The reporting requirements of
FASB Interpretation no. 48 have exacerbated an
already vexing matter for many CPAs and
taxpayers—the uncertainty surrounding the tax
issue of nexus. Much of that uncertainty derives
from inconsistent adjudication of nexus issues by
state courts and the absence of recent guidance
from the U.S. Supreme Court or Congress.
PHYSICAL PRESENCE VS. ECONOMIC PRESENCE
When the Supreme Court last
reviewed state nexus in Quill Corp. v. North
Dakota , 504 U.S. 298 (1992), it said a
state could impose sales and use taxes only on a
taxpayer that was physically present in the state.
Subsequently, states have searched for ways to
circumvent this limitation by adopting a variety
of “economic presence” standards. For example, in
1993, South Carolina crafted an economic presence
standard to assess income tax on a corporation
that was not physically present in the state.
Since then, courts and legislatures in New Mexico,
North Carolina, Minnesota, Arkansas and, more
recently, West Virginia and New Jersey have
successfully applied economic nexus to impose
income taxes on non-physically present companies.
The Supreme Court has failed to provide
needed guidance in this area and recently declined
to review the New Jersey and West Virginia cases.
In Lanco , a case involving a trademark
holding company, the New Jersey Supreme Court in
2006 used “affiliate nexus” to impose income taxes
on an out-of-state seller that had affiliated
companies operating in the state. In MBNA
, a case involving a pure economic nexus
issue, a West Virginia court imposed income taxes
on an out-of-state credit card company that had no
in-state affiliates. Similarly, the Massachusetts
tax board recently ruled that the state could
assess income tax on an out-of-state bank that had
no physical presence in the state.
ENTER FIN 48
FIN 48 imposes
a new recognition and measurement standard that
requires taxpayers to analyze all outstanding
income tax positions (that is, federal, state,
local and international) with the expectation that
each position would be reviewed in an audit.
Taxpayers must determine whether the position is
“more likely than not” to withstand challenge by
the taxing authority.
taxpayers and their advisers must carefully and
continuously review the precedential value of
state court decisions, statutes and administrative
practices pertaining to nexus to make a realistic
and reasonable judgment when applying the
more-likely-than-not recognition standard and when
estimating and measuring a tax benefit. The FIN 48
determination must be supported by well-documented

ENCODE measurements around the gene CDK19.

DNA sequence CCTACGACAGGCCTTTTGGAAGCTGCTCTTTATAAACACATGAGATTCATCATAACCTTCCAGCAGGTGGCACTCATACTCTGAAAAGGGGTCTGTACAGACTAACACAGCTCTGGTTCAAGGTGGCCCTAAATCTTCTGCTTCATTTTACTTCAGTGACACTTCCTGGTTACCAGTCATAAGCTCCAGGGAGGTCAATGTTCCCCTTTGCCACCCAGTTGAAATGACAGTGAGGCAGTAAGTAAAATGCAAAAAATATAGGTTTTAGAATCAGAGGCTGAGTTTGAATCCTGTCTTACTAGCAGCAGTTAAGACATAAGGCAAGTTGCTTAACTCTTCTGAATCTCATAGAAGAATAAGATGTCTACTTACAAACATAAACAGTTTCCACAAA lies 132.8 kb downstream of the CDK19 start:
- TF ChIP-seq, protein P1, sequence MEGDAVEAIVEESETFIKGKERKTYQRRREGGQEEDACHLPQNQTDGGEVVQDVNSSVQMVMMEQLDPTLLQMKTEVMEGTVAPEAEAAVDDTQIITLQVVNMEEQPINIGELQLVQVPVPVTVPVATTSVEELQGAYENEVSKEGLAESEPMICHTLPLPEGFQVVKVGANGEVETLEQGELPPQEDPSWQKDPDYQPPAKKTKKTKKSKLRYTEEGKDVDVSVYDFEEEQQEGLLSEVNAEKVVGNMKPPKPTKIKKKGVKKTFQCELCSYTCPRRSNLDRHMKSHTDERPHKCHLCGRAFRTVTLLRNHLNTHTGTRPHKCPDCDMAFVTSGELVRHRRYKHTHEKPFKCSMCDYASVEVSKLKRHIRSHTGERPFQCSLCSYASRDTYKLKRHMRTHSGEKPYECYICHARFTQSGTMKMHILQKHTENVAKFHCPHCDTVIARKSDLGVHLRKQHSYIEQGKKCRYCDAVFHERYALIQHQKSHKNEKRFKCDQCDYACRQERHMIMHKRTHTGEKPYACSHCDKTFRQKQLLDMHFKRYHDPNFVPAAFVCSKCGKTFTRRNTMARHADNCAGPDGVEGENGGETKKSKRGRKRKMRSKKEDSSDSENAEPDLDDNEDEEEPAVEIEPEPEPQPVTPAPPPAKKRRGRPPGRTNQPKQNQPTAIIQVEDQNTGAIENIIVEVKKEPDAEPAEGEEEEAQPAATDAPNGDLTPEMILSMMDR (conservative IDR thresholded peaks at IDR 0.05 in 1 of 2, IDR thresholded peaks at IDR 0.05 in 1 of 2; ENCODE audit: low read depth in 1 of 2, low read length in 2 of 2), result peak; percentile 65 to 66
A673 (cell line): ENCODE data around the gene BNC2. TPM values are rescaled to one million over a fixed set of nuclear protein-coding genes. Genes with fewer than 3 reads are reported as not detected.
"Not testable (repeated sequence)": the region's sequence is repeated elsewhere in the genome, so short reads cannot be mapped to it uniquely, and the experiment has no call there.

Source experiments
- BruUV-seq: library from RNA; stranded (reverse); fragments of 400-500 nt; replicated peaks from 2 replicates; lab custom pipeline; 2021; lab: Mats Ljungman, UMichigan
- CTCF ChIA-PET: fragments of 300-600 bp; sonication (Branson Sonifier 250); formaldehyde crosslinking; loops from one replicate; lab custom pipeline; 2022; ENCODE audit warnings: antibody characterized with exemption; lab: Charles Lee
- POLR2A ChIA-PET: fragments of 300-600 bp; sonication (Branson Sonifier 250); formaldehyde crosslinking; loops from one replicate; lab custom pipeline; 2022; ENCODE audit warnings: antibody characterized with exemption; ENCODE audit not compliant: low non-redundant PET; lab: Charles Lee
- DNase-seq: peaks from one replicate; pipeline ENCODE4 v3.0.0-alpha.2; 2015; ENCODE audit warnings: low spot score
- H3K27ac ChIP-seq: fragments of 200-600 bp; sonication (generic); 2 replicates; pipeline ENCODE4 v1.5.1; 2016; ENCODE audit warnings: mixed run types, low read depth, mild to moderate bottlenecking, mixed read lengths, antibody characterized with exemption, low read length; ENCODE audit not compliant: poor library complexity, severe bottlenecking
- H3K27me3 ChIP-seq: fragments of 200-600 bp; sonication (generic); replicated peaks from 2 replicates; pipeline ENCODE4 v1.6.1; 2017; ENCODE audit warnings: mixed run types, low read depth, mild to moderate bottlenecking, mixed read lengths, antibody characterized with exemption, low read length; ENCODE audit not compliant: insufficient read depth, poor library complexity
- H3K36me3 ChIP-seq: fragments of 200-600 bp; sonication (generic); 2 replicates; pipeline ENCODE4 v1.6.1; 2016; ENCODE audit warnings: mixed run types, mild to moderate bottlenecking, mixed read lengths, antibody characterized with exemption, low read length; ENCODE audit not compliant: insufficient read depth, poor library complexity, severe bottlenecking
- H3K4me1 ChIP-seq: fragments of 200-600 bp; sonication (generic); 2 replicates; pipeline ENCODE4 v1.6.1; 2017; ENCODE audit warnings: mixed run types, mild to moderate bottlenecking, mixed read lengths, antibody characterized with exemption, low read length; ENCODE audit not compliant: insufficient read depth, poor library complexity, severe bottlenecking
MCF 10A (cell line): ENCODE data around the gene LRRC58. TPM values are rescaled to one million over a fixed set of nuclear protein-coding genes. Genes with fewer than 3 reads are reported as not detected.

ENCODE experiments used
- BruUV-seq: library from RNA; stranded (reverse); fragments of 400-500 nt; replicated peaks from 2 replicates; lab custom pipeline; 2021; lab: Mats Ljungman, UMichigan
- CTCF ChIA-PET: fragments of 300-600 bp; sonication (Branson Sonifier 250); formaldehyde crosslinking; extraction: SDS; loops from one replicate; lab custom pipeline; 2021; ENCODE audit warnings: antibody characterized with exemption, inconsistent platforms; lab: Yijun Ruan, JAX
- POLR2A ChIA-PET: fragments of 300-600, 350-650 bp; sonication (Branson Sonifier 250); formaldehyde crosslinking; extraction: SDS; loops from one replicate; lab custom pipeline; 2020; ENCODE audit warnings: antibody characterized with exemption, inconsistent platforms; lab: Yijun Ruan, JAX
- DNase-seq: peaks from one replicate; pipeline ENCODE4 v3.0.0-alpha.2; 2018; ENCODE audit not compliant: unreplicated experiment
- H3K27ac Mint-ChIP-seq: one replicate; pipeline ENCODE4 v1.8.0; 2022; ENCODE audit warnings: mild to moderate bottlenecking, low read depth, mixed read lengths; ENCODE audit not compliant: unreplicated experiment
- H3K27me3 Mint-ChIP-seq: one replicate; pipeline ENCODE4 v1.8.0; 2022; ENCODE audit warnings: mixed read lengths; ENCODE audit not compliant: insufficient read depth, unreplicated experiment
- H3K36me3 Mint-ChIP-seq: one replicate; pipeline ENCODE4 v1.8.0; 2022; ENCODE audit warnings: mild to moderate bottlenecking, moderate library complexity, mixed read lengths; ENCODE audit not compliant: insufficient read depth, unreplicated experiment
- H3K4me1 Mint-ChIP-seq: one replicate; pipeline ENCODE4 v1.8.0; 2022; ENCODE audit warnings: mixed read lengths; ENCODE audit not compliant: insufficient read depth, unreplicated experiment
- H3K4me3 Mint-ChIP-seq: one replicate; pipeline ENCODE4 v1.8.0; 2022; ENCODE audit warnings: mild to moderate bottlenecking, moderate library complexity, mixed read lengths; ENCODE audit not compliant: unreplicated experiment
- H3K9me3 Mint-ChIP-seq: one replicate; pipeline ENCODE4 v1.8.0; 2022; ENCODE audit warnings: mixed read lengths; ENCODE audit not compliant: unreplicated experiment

and auditable evidence including a detailed
analysis supporting the recognition and
measurement requirements and a disclosure of open
periods of assessment for unfiled returns.
Furthermore, FIN 48 compels taxpayers that may be
ensnared by economic or affiliated nexus to review
their decision not to file a return—a decision
previously overlooked as a tax position.
TO FILE OR NOT?
more-likely-than-not standard is not met on the
decision not to file, taxpayers are required to
record an unrecognized tax benefit for the
potential tax liability, which cumulatively can be
a significant amount, since taxpayers who have
never filed are not protected by a statute of
limitations in most states. Alternatively,
taxpayers and their advisers could seek ways to
limit exposure for unfiled years by participating
in state amnesty programs and entering into
voluntary compliance and disclosure agreements.
Alternately, taxpayers may simply avoid doing
business in a state.
greater disclosure raises the question of how work
papers will be used by state taxing authorities.
Will disclosure trigger “fishing expeditions”? The
IRS has said it will apply its usual policy of
restraint to FIN 48-related tax-accrual work
papers, but states could choose to treat them
Just weeks after the Supreme
Court declined to review Lanco and
MBNA, Congress reintroduced legislation
that would codify a physical presence standard and
expand that standard into the income tax area (see
“ Tax Matters,” page 84). Until Congress or the
Supreme Court creates a uniform definition of
nexus, taxpayers will continue to operate in a
state of uncertainty in this area as they try to
comply with the recognition and measurement
requirements of FIN 48.
Lanco Inc. v. Dir., N.J. Div. of
Taxation, U.S. No. 06-1236, cert. denied
(6/18/07), and FIA Card Services, N.A., fka
MBNA Am. Bank, N.A. v. Tax Comm’r of the State
of W.Va., U.S. No. 06-1228, cert. denied
By Jean T. Wells, CPA, J.D.,
assistant professor of accounting and KPMG
Professor in Residence, Howard University,
Washington, D.C., and Gwendolyn
McFadden-Wade, CPA, J.D., LL.M,
associate professor of accounting, North
Carolina A&T State University, Greensboro.